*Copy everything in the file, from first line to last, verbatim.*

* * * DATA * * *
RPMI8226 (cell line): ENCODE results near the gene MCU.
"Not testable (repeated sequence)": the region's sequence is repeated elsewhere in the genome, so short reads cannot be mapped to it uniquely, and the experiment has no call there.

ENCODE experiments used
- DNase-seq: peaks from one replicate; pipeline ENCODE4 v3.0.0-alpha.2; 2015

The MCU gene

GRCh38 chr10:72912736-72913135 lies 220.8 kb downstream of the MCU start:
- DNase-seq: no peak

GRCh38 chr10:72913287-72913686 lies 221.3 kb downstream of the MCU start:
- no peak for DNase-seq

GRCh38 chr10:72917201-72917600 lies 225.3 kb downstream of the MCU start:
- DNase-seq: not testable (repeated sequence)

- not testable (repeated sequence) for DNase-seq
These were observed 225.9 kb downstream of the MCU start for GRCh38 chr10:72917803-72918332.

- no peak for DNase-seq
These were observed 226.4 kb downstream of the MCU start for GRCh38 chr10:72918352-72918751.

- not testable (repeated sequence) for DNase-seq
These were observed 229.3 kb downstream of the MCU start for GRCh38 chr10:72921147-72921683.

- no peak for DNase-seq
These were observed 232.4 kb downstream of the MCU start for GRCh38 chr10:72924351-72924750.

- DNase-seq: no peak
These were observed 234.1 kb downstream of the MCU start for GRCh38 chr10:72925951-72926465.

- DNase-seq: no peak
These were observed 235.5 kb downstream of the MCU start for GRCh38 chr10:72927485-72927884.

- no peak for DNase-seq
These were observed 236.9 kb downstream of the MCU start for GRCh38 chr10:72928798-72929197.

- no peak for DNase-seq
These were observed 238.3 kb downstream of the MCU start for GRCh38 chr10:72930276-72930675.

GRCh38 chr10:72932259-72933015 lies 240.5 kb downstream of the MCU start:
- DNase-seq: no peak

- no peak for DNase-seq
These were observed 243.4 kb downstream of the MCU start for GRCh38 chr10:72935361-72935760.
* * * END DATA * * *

RPMI8226 (cell line): ENCODE results near the gene MCU.
"Not testable (repeated sequence)": the region's sequence is repeated elsewhere in the genome, so short reads cannot be mapped to it uniquely, and the experiment has no call there.

ENCODE experiments used
- DNase-seq: peaks from one replicate; pipeline ENCODE4 v3.0.0-alpha.2; 2015

The MCU gene

GRCh38 chr10:72912736-72913135 lies 220.8 kb downstream of the MCU start:
- DNase-seq: no peak

GRCh38 chr10:72913287-72913686 lies 221.3 kb downstream of the MCU start:
- no peak for DNase-seq

GRCh38 chr10:72917201-72917600 lies 225.3 kb downstream of the MCU start:
- DNase-seq: not testable (repeated sequence)

- not testable (repeated sequence) for DNase-seq
These were observed 225.9 kb downstream of the MCU start for GRCh38 chr10:72917803-72918332.

- no peak for DNase-seq
These were observed 226.4 kb downstream of the MCU start for GRCh38 chr10:72918352-72918751.

- not testable (repeated sequence) for DNase-seq
These were observed 229.3 kb downstream of the MCU start for GRCh38 chr10:72921147-72921683.

- no peak for DNase-seq
These were observed 232.4 kb downstream of the MCU start for GRCh38 chr10:72924351-72924750.

- DNase-seq: no peak
These were observed 234.1 kb downstream of the MCU start for GRCh38 chr10:72925951-72926465.

- DNase-seq: no peak
These were observed 235.5 kb downstream of the MCU start for GRCh38 chr10:72927485-72927884.

- no peak for DNase-seq
These were observed 236.9 kb downstream of the MCU start for GRCh38 chr10:72928798-72929197.

- no peak for DNase-seq
These were observed 238.3 kb downstream of the MCU start for GRCh38 chr10:72930276-72930675.

GRCh38 chr10:72932259-72933015 lies 240.5 kb downstream of the MCU start:
- DNase-seq: no peak

- no peak for DNase-seq
These were observed 243.4 kb downstream of the MCU start for GRCh38 chr10:72935361-72935760.